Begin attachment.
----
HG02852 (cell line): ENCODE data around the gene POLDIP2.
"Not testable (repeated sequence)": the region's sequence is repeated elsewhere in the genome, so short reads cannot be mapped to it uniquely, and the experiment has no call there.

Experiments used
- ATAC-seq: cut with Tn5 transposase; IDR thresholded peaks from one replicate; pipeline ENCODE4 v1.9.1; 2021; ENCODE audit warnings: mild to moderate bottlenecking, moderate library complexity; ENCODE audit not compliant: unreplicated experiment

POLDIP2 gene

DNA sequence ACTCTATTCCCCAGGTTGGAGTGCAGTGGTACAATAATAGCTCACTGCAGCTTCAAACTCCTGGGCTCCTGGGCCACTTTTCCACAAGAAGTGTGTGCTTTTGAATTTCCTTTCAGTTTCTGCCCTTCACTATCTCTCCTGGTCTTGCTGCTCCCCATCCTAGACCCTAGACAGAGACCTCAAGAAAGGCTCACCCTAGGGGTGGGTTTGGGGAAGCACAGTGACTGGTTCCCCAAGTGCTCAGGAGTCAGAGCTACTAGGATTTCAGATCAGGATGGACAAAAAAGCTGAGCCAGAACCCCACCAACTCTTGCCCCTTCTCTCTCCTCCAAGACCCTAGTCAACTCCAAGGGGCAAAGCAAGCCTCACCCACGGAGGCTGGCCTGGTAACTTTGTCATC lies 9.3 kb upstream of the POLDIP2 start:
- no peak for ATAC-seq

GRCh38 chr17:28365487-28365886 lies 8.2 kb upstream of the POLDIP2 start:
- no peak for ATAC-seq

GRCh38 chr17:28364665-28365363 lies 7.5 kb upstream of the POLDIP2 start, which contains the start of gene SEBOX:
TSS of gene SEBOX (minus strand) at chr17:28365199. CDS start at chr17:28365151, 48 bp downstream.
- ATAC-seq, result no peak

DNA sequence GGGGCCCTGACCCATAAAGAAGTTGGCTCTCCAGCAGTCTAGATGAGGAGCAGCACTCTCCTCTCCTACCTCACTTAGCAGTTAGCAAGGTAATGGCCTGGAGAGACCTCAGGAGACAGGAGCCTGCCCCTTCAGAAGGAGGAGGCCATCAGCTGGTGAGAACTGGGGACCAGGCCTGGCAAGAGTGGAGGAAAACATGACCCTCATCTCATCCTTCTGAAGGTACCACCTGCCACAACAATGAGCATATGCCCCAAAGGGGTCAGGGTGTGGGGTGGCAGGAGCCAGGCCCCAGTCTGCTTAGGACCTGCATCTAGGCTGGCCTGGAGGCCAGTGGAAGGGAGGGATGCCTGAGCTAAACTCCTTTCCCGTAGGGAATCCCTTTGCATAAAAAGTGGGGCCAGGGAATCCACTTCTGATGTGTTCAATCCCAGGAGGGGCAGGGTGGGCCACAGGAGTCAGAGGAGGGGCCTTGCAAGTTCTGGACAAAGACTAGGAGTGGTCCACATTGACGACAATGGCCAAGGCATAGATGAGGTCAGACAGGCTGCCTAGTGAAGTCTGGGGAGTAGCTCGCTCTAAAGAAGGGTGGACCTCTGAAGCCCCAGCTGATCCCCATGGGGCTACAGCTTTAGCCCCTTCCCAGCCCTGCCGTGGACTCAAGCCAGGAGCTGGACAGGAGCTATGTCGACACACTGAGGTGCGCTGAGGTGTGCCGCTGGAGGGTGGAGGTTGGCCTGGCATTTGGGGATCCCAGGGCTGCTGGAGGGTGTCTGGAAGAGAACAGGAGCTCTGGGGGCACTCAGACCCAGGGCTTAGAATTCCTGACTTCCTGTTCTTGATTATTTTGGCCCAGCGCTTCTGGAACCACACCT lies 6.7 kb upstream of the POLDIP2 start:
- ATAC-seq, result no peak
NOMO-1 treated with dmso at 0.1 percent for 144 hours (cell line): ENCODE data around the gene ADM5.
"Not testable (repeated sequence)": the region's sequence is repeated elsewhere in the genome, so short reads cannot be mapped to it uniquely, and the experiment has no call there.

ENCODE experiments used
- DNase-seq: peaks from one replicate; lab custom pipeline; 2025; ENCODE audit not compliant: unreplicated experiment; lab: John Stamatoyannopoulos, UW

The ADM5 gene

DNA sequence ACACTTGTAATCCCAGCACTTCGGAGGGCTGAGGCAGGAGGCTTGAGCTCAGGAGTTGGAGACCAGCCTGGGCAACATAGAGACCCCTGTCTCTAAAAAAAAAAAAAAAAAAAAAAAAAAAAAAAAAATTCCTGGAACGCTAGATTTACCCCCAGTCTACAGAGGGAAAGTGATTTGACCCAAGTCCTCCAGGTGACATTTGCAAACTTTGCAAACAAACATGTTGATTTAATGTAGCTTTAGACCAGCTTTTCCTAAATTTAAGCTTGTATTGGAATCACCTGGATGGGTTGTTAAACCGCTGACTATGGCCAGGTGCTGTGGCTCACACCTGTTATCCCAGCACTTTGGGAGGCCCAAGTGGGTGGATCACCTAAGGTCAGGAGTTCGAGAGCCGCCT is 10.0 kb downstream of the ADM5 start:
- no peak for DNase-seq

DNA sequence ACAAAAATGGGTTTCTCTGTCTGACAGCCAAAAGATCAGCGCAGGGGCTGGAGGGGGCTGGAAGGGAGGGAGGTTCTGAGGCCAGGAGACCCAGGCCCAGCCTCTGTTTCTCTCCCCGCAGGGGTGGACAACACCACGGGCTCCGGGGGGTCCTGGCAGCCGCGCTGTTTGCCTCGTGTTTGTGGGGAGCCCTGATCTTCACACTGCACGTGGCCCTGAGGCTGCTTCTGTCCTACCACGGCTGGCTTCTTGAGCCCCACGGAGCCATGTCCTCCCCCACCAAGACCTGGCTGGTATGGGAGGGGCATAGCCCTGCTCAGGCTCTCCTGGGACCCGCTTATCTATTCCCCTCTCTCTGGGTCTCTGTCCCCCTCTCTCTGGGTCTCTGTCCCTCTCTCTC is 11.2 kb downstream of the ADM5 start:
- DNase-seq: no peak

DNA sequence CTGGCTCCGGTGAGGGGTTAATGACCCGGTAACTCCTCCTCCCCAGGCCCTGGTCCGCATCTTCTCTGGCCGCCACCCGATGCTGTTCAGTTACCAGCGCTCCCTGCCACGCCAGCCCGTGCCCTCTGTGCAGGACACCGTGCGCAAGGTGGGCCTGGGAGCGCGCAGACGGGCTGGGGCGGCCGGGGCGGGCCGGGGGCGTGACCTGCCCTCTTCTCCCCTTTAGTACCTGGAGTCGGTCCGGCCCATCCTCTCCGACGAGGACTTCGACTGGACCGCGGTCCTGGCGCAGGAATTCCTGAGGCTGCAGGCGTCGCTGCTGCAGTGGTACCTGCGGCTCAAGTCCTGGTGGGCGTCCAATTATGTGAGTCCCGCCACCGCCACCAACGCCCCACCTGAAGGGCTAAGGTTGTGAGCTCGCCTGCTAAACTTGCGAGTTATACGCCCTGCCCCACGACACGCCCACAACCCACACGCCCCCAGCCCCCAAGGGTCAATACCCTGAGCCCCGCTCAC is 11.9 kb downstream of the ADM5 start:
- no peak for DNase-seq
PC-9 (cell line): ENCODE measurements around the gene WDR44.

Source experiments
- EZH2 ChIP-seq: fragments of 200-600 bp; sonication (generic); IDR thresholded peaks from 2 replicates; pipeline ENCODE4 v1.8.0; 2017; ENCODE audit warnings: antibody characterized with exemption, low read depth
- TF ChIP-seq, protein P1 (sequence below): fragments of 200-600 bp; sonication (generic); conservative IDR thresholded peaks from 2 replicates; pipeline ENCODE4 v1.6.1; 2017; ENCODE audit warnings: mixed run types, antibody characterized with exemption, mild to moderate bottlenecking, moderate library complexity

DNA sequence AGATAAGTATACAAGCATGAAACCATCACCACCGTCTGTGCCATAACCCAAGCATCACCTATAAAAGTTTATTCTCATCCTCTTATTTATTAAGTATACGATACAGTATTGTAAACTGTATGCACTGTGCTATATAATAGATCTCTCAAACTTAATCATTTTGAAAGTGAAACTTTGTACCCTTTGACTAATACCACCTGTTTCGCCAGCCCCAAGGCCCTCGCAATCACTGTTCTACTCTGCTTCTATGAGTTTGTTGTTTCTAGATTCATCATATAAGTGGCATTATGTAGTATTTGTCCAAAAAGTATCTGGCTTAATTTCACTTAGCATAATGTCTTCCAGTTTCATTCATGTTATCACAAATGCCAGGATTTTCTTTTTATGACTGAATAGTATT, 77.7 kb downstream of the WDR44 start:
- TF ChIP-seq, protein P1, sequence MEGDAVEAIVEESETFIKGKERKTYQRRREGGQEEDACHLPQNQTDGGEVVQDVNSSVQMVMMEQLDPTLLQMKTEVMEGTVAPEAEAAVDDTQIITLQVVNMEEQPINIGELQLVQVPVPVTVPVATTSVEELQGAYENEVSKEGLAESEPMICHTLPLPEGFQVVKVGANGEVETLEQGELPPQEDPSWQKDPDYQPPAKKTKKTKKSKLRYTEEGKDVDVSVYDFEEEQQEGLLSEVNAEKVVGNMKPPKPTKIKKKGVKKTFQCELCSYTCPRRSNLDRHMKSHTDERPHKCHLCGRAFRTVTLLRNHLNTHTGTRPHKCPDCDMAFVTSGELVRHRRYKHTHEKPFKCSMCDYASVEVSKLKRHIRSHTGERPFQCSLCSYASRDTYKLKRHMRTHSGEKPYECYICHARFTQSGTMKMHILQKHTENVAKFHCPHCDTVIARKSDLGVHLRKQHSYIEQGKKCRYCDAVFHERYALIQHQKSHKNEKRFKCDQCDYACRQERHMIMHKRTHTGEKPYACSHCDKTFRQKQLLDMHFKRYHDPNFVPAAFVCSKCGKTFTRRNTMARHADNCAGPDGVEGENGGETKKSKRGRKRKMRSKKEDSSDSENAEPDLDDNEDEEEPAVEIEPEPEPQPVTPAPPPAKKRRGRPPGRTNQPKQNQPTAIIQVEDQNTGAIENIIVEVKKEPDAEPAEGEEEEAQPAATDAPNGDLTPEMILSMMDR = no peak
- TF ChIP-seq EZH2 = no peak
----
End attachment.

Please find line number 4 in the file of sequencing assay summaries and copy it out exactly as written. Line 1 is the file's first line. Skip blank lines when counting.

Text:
- ATAC-seq: cut with Tn5 transposase; IDR thresholded peaks from one replicate; pipeline ENCODE4 v1.9.1; 2021; ENCODE audit warnings: mild to moderate bottlenecking, moderate library complexity; ENCODE audit not compliant: unreplicated experiment